Reward research: the art of prevention

The world of employee health and wellbeing is gradually seeing a shift from a reactive to a proactive approach. The saying ‘prevention is better than cure’ has gained more and more traction as employers seek to ensure their staff are happy, motivated and well.

Reward research: the art of prevention

Living well for longer

Prevention is a theme that the government has now tagged on to. The Department of Health & Social Care (DHSC) believes that prevention is not only crucial to improving the health of the whole population, but can also help to secure health and social care services and boost the economy.

The Prevention is better than cure paper sets out DHSC’s vision to ensure people can enjoy at least five extra healthy, independent years of life by 2035. And employers are highlighted as a key influencer in making this vision a reality.

The paper finds that the workplace is a great setting for reaching people with messages promoting and encouraging healthy lifestyles – after all, a healthy workforce is a more productive one. As such, it calls on more employers to help improve the health of their staff and of the nation. It also suggests greater proactive action to help retain and reintegrate those who are struggling with ill-health.

Employers should look out for a planned consultation in 2019 on measures to encourage and support all employers to play their part in this agenda and to improve access to occupational health.

A long road ahead

Despite greater understanding of the benefits of preventing health problems from arising, many businesses have not introduced early interventions to support employees. The manufacturers’ organisation EEF, in conjunction with Howden UK, found that just under one-fifth of respondents to its Health and Work Survey 2018 said that they have early interventions in place to prevent acute illness becoming chronic.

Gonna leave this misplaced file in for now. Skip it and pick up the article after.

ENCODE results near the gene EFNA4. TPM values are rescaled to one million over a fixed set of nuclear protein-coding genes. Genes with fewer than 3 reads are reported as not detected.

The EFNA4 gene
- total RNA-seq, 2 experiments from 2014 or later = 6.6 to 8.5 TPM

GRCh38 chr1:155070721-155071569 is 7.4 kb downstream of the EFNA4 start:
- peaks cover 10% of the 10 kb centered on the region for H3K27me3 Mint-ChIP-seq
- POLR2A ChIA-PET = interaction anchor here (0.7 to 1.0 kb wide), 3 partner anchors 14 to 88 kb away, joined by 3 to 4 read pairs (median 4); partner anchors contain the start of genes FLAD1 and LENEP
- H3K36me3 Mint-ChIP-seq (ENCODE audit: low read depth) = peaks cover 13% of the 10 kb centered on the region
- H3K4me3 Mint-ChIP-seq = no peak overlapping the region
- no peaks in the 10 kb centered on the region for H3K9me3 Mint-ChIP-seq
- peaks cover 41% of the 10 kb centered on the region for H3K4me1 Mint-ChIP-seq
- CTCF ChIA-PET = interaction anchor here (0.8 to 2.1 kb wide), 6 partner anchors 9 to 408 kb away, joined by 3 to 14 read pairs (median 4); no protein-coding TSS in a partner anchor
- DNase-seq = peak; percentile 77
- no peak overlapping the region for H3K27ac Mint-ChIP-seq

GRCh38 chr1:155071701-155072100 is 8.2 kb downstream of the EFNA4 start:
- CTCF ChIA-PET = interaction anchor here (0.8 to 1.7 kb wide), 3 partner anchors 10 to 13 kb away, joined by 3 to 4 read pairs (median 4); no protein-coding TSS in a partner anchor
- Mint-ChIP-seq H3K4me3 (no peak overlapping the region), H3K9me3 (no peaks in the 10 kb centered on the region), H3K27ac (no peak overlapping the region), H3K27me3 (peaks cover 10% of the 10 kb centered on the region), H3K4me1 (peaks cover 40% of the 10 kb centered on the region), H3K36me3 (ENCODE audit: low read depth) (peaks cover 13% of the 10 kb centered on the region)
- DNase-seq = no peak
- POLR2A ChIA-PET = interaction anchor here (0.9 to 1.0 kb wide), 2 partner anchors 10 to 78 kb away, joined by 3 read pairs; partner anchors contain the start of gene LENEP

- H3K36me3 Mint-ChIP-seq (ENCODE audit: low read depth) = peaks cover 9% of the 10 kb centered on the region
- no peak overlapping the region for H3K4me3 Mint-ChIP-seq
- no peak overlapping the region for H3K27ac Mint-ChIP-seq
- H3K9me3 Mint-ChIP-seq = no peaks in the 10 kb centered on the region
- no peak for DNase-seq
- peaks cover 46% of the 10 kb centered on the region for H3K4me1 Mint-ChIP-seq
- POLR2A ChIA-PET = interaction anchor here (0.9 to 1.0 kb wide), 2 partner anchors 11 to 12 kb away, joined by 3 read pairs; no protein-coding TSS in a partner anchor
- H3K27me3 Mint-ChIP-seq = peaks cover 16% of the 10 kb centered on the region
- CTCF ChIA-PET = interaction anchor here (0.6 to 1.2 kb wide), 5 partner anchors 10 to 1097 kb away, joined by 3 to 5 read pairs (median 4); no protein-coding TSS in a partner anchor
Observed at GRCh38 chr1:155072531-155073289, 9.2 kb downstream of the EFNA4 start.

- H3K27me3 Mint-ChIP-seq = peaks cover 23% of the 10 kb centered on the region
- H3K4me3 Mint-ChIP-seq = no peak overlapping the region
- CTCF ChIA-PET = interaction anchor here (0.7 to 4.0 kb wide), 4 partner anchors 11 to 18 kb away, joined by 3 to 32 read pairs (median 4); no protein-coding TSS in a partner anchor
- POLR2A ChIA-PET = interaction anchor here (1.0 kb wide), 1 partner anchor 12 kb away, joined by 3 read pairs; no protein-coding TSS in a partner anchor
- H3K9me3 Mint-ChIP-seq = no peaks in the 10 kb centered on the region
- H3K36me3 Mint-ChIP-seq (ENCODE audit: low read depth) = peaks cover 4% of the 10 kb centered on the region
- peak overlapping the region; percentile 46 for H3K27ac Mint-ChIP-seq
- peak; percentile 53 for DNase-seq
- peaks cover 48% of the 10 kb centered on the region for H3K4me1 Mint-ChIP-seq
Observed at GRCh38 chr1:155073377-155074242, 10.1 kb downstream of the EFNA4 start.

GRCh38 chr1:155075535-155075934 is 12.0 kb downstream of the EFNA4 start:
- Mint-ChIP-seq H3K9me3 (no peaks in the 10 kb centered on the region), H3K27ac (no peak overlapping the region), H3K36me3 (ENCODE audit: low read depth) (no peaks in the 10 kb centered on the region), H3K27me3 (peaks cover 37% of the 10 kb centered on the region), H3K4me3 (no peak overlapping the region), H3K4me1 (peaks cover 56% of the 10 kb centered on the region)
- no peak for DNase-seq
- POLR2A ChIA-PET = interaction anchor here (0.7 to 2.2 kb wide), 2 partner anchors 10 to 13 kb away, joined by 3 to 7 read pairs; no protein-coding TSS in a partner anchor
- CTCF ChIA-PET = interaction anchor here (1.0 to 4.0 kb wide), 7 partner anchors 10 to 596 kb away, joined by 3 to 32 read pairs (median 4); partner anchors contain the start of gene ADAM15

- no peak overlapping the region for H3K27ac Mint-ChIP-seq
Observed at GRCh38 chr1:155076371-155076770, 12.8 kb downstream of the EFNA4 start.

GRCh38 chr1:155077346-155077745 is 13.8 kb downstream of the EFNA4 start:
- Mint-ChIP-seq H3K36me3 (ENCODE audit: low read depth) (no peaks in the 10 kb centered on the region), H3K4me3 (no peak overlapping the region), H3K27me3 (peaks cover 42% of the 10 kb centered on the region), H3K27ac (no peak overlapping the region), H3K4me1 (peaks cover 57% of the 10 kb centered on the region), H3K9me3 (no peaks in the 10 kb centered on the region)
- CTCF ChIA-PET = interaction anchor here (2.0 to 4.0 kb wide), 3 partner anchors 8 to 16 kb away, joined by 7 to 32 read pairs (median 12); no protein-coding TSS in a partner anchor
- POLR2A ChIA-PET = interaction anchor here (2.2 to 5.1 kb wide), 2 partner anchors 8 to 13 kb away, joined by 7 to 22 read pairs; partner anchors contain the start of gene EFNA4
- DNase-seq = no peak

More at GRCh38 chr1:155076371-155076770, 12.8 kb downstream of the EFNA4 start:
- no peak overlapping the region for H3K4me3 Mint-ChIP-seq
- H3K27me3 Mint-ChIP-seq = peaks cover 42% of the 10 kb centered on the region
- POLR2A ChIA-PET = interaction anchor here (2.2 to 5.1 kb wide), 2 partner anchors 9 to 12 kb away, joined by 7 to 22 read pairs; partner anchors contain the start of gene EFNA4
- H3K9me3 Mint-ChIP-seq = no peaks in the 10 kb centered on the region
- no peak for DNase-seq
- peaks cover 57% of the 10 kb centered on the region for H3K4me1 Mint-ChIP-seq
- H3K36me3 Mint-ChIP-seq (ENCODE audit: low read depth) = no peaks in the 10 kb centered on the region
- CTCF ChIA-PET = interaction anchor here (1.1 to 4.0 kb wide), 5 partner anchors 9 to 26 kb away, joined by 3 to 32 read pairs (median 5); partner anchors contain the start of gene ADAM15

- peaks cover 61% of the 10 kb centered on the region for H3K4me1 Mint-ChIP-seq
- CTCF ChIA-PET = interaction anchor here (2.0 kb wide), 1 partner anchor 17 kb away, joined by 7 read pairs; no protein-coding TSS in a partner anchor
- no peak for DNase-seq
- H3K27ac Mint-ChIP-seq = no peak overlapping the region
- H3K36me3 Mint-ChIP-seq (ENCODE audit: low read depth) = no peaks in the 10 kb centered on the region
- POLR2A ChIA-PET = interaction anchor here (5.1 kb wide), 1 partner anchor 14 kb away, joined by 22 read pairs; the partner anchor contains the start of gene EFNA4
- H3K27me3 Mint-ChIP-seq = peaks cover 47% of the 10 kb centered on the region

The survey data also showed that larger businesses offer the greatest range of occupational health services, suggesting that they can afford to be more proactive in investing in their employees’ health than smaller firms.

Although this survey only focuses on a very specific industry sector, it does highlight that many organisations, particularly smaller ones, are yet to fully embrace a preventative approach to employee health.

A global outlook

Willis Towers Watsons’ Global Medical Trends Survey offers a good insight into how companies are tackling ill-health and offers a warning to those businesses that fail to take a proactive approach.

It found that where insurers and, by association, employers do not provide preventative care or a contribution to outpatient services, some money is being saved in the short term; however, more money will be spent in the longer term when the condition can no longer be prevented and needs to be managed.

Although in this context the survey is looking specifically at medical insurance – a benefit that many employers cannot afford to provide to all staff – it still rings true. By not providing access to benefits that can help to prevent ill-health, be that an employee assistance programme, giving discounted gym memberships, promoting healthy eating days or mindfulness exercises, employers risk the escalation of health conditions that could lead to reduced productivity and, ultimately, long-term sickness absence.

The REBA Reports Library has hundreds of reports, surveys and other handy documents pulled together from a myriad government departments, academics, independent organisations and suppliers. We have pulled them together for our members to use to find the data they need to support business cases, presentations and other reward work.

Dawn Lewis is content editor at the Reward & Employee Benefits Association.

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